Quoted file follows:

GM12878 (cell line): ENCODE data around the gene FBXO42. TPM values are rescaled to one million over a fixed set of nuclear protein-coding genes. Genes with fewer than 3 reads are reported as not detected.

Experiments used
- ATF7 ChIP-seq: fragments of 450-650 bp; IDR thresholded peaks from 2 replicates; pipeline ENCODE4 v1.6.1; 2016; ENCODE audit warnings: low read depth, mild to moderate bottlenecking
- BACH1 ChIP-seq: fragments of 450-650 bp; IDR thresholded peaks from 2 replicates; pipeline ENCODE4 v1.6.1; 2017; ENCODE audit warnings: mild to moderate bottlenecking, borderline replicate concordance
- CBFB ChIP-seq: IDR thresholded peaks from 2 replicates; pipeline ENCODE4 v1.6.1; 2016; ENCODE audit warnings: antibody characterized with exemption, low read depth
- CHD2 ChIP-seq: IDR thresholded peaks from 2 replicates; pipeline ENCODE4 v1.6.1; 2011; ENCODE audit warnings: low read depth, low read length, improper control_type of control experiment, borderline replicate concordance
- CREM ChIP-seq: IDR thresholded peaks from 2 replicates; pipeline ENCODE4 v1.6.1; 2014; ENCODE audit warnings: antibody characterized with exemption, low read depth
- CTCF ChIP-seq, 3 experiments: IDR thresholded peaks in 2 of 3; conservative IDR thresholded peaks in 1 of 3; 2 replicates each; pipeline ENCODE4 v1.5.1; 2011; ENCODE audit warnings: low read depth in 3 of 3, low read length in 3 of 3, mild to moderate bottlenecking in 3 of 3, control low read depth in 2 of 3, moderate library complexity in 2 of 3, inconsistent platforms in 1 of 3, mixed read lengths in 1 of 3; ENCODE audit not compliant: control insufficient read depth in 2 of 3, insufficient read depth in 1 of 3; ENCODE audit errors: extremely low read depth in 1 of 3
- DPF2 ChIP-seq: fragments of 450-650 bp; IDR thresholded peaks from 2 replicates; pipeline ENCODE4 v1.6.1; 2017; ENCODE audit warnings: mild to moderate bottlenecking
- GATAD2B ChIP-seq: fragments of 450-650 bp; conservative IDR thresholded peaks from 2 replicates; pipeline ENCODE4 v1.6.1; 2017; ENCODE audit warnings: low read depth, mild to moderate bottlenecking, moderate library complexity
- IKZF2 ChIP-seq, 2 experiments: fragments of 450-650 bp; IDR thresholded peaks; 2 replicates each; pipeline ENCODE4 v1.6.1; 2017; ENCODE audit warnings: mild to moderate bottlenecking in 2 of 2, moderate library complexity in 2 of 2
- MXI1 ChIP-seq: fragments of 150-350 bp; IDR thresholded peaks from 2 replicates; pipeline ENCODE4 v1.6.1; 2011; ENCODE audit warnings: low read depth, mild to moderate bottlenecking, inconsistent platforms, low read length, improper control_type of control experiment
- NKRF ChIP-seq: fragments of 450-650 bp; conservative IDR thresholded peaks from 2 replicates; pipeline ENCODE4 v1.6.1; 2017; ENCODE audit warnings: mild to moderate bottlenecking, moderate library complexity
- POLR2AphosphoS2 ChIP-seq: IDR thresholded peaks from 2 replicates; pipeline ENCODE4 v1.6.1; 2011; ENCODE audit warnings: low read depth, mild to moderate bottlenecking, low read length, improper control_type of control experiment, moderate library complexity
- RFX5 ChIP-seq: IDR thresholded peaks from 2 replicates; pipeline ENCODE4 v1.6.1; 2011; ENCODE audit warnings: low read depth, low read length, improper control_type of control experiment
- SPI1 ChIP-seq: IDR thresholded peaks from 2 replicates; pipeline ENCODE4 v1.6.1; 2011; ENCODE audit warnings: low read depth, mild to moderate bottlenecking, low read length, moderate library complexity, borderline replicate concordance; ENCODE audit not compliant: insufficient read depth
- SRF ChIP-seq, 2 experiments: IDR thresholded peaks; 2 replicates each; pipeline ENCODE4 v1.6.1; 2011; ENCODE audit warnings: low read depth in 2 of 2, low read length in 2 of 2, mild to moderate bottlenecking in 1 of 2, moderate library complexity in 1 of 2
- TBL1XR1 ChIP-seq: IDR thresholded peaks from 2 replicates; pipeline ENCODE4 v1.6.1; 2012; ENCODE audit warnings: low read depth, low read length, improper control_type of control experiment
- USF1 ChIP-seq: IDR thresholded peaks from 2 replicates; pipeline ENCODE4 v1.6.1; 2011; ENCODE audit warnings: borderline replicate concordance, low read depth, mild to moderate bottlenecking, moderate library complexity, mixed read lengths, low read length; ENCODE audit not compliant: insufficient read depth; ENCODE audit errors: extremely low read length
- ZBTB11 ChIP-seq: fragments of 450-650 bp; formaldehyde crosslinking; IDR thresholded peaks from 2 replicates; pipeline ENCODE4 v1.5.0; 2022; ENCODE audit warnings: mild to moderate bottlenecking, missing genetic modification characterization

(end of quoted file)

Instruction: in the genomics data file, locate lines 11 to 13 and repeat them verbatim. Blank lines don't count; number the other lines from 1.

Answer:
- IKZF2 ChIP-seq, 2 experiments: fragments of 450-650 bp; IDR thresholded peaks; 2 replicates each; pipeline ENCODE4 v1.6.1; 2017; ENCODE audit warnings: mild to moderate bottlenecking in 2 of 2, moderate library complexity in 2 of 2
- MXI1 ChIP-seq: fragments of 150-350 bp; IDR thresholded peaks from 2 replicates; pipeline ENCODE4 v1.6.1; 2011; ENCODE audit warnings: low read depth, mild to moderate bottlenecking, inconsistent platforms, low read length, improper control_type of control experiment
- NKRF ChIP-seq: fragments of 450-650 bp; conservative IDR thresholded peaks from 2 replicates; pipeline ENCODE4 v1.6.1; 2017; ENCODE audit warnings: mild to moderate bottlenecking, moderate library complexity